But Van Til insists that his “proof is absolutely convincing.” Perhaps he was prone to exaggeration.

Van Til of course insisted that his theistic argument was “transcendental” in nature. It is not always clear what exactly this means in practice (some apologists seem to think merely asserting the existence of the Christian god constitutes an instance of transcendental argumentation in action), but fortunately Anderson helps us out with another quote from Van Til:
…the transcendental argument seeks to discover what sort of foundations the house of human knowledge must have, in order to be what it is. (Van Til, A Survey of Christian Epistemology, p. 11.)
Anderson himself echoes this when he writes:
…transcendental arguments purport to uncover what must be the case (or alternatively, what we must take to be the case) in order for various kinds of intentional operation (e.g., individuating, predicating, perceiving, knowing) to be possible. (IKTG, p. 14.)
Apologist Michael Butler provides a very similar explanation:
Transcendental arguments attempt to discover the preconditions of human experience. They do so by taking some aspect of human experience and investigating what must be true in order for that experience to be possible. Transcendental arguments typically have the following form. For x [some aspect of human experience] to be the case, y must also be the case since y is the precondition of x. Since x is the case, y is the case. (Michael R. Butler, “The Transcendental Argument for God’s Existence,” in The Standard Bearer: A Festschrift for Greg L. Bahnsen (ed. Steven M. Schlissel), p. 79; see also here.)
I’ve always found the wording here (“…seeks to discover…” [Van Til], “…purports to uncover…” [Anderson], “…attempt to discover…” [Butler]) rather peculiar if not ironic, for apologists who champion the transcendental argument for the existence of a god never explain exactly how anyone can discover the god whose existence said arguments are supposed to establish. Rather, the renditions of such arguments which I have examined do not identify steps which one can perform in order to retrace a process of discovery independent of any alleged discoverers’ mere say-so (e.g., “first I went here and did A, then went there and did B, then I did C, D and E, and if you perform the same steps, you’ll see exactly what I discovered…”), but rather appear to be exercises in assertion and stipulation. A case in point is from Greg Bahnsen’s own opening statement in his debate with Gordon Stein, where he closes his opening statement with the following set of assertions:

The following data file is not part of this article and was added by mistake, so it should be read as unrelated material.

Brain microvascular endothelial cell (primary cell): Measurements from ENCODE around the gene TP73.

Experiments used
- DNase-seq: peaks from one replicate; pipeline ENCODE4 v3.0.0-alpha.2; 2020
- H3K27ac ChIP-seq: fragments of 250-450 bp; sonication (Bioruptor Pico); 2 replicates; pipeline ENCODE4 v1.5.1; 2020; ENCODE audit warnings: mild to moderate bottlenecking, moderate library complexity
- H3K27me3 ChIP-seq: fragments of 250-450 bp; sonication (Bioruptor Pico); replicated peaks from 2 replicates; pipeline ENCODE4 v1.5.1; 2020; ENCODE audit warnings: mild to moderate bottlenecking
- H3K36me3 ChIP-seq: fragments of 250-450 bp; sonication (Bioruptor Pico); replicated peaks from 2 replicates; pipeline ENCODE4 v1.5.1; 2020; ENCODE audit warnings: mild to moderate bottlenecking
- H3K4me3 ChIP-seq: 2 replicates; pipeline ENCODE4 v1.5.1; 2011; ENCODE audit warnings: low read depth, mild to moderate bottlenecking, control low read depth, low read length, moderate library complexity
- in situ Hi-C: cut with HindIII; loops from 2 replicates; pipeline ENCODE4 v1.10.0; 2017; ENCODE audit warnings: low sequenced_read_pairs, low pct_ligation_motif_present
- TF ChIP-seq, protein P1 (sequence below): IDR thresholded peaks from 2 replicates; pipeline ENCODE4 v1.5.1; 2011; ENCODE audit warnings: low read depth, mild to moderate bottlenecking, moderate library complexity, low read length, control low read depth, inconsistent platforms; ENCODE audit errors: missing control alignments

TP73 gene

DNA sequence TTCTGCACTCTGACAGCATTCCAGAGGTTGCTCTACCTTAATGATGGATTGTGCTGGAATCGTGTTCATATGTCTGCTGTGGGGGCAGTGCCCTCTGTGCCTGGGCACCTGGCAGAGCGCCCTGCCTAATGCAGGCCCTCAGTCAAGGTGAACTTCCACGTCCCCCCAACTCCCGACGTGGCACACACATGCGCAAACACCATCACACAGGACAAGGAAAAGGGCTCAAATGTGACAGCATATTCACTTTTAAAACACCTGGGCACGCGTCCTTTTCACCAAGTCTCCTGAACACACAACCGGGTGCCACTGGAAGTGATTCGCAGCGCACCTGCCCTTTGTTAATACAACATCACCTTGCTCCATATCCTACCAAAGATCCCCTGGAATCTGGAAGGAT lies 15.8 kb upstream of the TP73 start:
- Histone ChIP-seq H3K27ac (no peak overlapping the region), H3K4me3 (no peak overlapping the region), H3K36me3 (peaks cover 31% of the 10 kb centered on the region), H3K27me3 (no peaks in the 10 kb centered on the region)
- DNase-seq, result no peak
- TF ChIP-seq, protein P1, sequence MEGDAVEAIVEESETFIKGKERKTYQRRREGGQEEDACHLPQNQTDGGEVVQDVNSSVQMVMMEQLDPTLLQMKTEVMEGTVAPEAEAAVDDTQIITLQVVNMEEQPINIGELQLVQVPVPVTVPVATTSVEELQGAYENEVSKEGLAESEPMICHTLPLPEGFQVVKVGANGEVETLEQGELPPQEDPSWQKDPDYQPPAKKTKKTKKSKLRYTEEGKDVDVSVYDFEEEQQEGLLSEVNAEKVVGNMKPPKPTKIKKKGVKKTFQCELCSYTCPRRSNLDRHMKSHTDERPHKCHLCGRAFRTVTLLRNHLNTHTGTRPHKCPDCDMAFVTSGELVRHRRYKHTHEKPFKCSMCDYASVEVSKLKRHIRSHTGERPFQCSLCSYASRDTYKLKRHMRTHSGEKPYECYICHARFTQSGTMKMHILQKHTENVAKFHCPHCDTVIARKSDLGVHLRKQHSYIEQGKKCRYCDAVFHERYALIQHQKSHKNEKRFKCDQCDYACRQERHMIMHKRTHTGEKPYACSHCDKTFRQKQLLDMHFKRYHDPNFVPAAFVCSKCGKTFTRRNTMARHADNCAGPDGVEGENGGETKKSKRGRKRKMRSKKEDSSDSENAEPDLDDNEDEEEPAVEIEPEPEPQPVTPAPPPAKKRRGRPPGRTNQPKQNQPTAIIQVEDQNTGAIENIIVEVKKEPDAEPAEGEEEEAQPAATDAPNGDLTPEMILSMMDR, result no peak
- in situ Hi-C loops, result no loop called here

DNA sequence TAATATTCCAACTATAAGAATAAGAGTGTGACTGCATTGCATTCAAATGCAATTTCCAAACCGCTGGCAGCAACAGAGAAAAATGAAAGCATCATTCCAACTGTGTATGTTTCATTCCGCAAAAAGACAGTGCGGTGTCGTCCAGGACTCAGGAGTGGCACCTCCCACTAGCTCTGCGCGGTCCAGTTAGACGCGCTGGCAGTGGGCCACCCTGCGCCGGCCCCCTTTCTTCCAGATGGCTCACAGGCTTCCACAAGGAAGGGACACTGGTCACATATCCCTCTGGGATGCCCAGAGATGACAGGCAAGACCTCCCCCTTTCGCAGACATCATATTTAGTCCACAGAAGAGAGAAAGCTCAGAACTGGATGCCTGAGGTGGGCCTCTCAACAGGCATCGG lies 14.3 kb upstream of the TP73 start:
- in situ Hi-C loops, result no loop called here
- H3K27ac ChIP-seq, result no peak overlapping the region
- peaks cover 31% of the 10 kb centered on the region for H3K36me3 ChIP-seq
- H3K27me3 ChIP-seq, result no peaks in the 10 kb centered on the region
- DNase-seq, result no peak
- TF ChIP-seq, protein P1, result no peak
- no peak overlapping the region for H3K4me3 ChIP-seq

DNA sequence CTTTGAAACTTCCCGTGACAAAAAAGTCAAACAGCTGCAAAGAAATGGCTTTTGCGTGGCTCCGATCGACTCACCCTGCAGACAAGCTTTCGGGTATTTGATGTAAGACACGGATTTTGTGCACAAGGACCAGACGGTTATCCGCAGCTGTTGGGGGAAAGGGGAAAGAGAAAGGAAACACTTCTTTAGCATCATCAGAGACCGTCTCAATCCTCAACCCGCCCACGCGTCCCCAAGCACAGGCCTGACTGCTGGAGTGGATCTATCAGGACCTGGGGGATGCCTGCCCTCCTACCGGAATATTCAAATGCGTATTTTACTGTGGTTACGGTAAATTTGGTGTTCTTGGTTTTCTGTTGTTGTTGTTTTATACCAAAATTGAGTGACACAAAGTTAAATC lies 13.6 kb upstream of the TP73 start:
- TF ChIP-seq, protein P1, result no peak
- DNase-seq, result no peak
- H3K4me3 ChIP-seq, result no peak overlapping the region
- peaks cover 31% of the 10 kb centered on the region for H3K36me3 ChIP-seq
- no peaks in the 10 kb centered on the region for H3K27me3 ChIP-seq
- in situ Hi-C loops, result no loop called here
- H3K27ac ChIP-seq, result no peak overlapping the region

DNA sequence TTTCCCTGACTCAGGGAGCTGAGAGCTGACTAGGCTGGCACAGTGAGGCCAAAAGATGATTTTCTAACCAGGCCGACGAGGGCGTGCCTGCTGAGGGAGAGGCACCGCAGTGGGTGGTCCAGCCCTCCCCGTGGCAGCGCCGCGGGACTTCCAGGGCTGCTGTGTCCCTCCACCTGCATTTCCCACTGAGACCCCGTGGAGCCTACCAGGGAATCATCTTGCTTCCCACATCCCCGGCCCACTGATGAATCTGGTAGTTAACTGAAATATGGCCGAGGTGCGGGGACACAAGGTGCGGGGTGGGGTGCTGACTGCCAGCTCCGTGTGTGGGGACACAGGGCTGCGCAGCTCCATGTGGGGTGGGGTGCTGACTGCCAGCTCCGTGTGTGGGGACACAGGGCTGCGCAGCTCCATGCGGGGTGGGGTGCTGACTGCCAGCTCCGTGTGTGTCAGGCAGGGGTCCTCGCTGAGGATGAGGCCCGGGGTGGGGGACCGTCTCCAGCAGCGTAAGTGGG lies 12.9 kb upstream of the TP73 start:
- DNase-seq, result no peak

The transcendental proof for God’s existence is that without Him it is impossible to prove anything. The atheist world view is irrational and cannot consistently provide the preconditions of intelligible experience, science, logic, or morality. The atheist world view cannot allow for laws of logic, the uniformity of nature, the ability for the mind to understand the world, and moral absolutes. In that sense the atheist world view cannot account for our debate tonight.
I can read through this a hundred times, but I’m not discovering any “preconditions of human experience” here, let alone any supernatural being which has the power to create an entire universe. Bahnsen’s remarks about “the atheist world view” do not overcome this failing, nor do they add any substantiation to the claim that “without [God] it is impossible to prove anything.” One worldview’s alleged deficiency’s do not validate another worldview’s positive assertions. Moreover, if “the preconditions of human experience” are at all of any interest here, the subjective analysis we saw above undergirding Van Til’s entire approach only raises the suspicion that presuppositionalism is simply on the wrong track.

Frankly, I don’t think assembling an argument is the proper place to make discoveries of the kind in question. Rather, a more prudent approach would be to make the discoveries in question through some kind of research, then review the steps one took to make said discoveries, and then document those steps to allow others to test the findings. Once those findings have been validated and verified, then one can busy himself with constructing arguments. This is all to say that, I don’t think these apologists are really angling to “discover” anything. Belief and obedience are the hallmarks of religion, not enlightenment. Besides, if one were truly interested in identifying “the preconditions of human experience,” what’s wrong with the axioms and the primacy of existence?

But, according to Anderson, Van Til had his reasons for preferring the transcendental mode of argument. Anderson summarizes some of those reasons as follows: